Published August 30, 2011

(2011, August 30). Garbage Disposals and Worms Face Off Over Environmental Food Waste Disposal. Retrieved from

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September 1, 2011 - 8:25 am

In sink food disposal systems often feed their nitrogen and phosphorous rich product into municipal sewage treatment systems. These are thus further burdened in reducing the nitrogen and phosphorous before feeding the remnant grey water into rivers, lakes, and bays. The eutrophication of these waters is thus unfortunately further enhanced. I support natural methods of returning the nutrients to the soil and not the water.

August 31, 2011 - 7:09 am

Hi Tristan,
Nice article on the value of composting!
We recently moved from Toronto to Montreal. In Toronto, there is a very successful green bin composting program that services independent residences (and is expanding to apartments). All of your food waste, used diapers and kitty litter can go into these bins. They are taken to a processing site where the methane gas is trapped and turned into energy which is fed to the grid. The resulting compost is used for parks and given away at "Environment Days" around the city.
It is a very useful system, and I hadn't realized how much I missed it until I moved to a city without a similar program. I have a Nature Mill, which I use and love, but my garbage bins still fill up much faster, and I don't have anywhere to put the compost the Nature Mill produces. (I'm looking for a community garden that might want it).
Here's a link to the program:

August 31, 2011 - 9:26 am

For more than 15 years, we have been using a Green Cone:
In function I would describe it as kind of a cross between composting and worm bin. You dig a hole in the ground, set the ground basket in and then dump kitchen scraps into it. The top, bolted to the ground basket, is a double walled translucent green plastic cone surrounding an inner black one, which keeps the whole set up much warmer than a regular compost pile. The ground basket and cone also keeps the critters out. The worms seem to find it on their own, and it breaks down the food waste faster than a regular compost bin, which we also have. It needs mixing periodically (every several months) and with a two-person household we empty it about once a year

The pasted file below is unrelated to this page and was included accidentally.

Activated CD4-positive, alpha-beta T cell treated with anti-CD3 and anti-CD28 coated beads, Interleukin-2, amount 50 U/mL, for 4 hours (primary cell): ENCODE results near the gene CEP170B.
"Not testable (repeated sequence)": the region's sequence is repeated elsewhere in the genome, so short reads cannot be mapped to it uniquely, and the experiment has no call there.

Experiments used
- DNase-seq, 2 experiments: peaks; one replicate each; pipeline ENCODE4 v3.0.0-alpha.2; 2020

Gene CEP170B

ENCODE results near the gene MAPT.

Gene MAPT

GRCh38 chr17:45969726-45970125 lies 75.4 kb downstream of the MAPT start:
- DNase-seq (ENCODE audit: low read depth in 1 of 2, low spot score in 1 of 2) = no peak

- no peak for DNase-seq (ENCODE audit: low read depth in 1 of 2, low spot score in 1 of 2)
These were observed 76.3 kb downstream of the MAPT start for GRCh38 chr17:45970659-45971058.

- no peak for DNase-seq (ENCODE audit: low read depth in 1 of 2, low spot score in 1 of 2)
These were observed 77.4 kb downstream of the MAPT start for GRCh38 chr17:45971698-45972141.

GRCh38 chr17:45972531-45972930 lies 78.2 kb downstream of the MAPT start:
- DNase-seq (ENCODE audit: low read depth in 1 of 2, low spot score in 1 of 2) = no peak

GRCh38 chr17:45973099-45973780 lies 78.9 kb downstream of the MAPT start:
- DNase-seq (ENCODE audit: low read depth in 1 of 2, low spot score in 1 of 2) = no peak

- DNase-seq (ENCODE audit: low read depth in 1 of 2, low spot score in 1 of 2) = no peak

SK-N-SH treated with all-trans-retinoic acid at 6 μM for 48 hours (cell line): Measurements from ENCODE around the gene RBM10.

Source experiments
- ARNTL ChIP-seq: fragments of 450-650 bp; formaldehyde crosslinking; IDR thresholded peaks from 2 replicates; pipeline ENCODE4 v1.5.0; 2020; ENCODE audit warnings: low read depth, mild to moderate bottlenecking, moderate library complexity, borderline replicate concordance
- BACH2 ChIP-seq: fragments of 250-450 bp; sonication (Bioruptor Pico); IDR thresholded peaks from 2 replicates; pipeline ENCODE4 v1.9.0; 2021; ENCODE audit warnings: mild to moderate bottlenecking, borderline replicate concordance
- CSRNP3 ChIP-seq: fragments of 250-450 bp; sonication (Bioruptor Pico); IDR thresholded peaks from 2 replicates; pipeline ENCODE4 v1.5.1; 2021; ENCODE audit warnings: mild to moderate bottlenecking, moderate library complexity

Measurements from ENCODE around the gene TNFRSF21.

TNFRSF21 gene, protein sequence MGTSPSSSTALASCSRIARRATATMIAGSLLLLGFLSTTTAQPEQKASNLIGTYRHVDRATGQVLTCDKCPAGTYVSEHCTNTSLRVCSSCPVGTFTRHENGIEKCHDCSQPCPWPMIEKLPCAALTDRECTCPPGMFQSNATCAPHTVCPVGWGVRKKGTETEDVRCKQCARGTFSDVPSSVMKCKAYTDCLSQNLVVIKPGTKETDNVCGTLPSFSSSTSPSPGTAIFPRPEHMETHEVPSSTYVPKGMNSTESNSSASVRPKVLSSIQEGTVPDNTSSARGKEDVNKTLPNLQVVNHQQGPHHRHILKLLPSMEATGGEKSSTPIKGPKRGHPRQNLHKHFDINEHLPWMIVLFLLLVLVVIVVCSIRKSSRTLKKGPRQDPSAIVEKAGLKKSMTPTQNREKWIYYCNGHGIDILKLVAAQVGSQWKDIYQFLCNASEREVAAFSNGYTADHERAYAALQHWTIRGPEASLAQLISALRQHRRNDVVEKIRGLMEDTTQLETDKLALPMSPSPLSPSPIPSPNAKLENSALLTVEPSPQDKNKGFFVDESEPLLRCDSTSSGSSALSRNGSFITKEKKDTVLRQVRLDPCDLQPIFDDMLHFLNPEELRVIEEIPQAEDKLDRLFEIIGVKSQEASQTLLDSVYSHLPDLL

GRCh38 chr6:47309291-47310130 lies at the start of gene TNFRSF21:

We live in a moderate climate and it works well here. Not sure how well it would work in a very cold climate.

August 30, 2011 - 12:28 pm


I've considered something similar to what you describe. The benefits are obvious, including the fact that ground-up food will get broken down faster than whole chunks of material.

The thing I could never figure out is how to separate the food from the water. Just dumping large volumes of water into an in-ground worm bin seems like a bad idea. Eventually the soil around the worms will saturate and flood out the worms. Even if you had an above ground bin with a drain, you're still going to make the worm bin far wetter than the worms prefer, and leach out a bunch of nutrients. (They like things moist, but not so much damp and definitely not wet.) If the bin stays too damp for too long, it may go anaerobic which will kill the worms.

How do you solve this issue?

August 30, 2011 - 11:31 am

We haven't built this yet, but plan to in the next year (finishing our kitchen remodel): running our kitchen waste through a disposal into a worm bin inside a greenhouse. The in-ground worm bin will be surrounded by bananas, a delicious design solution to food waste and grey water. Our kitchen sink and the associated waste line plumbing (with inline three-way valve) are in place, we just need the greenhouse!
Benefits: easy and direct disposal of food waste and water, abundant worms for feeding chickens and fish, bananas, nutritious greywater for nearby perennial trees and shrubs.
Challenges: this system is not legal anywhere in the US I believe. Waste and worms need to be monitored to make sure they don't built up and overflow the system. Greywater is not that useful in Northern California during the winter (rainy season). Moles can penetrate and undermine the worm bin, eliminating or reducing the biological treatment and processing the wastes and water would have received. Did I mention this is currently illegal?
I'd be curious to hear any thoughts or feedback on this idea, thanks!
Christopher Peck
Sonoma County, California